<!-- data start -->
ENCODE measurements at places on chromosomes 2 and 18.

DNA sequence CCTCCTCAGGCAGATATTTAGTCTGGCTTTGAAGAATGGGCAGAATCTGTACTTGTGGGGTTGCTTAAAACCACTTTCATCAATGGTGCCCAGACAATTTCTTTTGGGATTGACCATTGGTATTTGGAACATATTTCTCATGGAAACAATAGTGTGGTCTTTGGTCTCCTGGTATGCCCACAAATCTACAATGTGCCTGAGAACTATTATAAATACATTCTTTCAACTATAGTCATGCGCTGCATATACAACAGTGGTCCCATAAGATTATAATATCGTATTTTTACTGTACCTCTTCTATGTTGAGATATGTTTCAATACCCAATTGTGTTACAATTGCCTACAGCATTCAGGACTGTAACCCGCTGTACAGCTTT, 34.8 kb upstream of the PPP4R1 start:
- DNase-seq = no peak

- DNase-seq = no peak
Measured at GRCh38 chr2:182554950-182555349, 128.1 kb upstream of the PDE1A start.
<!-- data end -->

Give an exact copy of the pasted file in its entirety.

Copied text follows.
ENCODE measurements at places on chromosomes 2 and 18.

DNA sequence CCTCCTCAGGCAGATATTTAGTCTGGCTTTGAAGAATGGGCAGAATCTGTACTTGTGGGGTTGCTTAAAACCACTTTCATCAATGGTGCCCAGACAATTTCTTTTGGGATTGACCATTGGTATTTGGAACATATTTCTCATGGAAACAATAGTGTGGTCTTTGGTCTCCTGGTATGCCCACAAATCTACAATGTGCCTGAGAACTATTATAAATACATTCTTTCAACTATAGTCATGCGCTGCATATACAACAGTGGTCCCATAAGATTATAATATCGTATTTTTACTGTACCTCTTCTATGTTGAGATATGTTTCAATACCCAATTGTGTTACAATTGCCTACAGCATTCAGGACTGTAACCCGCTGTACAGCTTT, 34.8 kb upstream of the PPP4R1 start:
- DNase-seq = no peak

- DNase-seq = no peak
Measured at GRCh38 chr2:182554950-182555349, 128.1 kb upstream of the PDE1A start.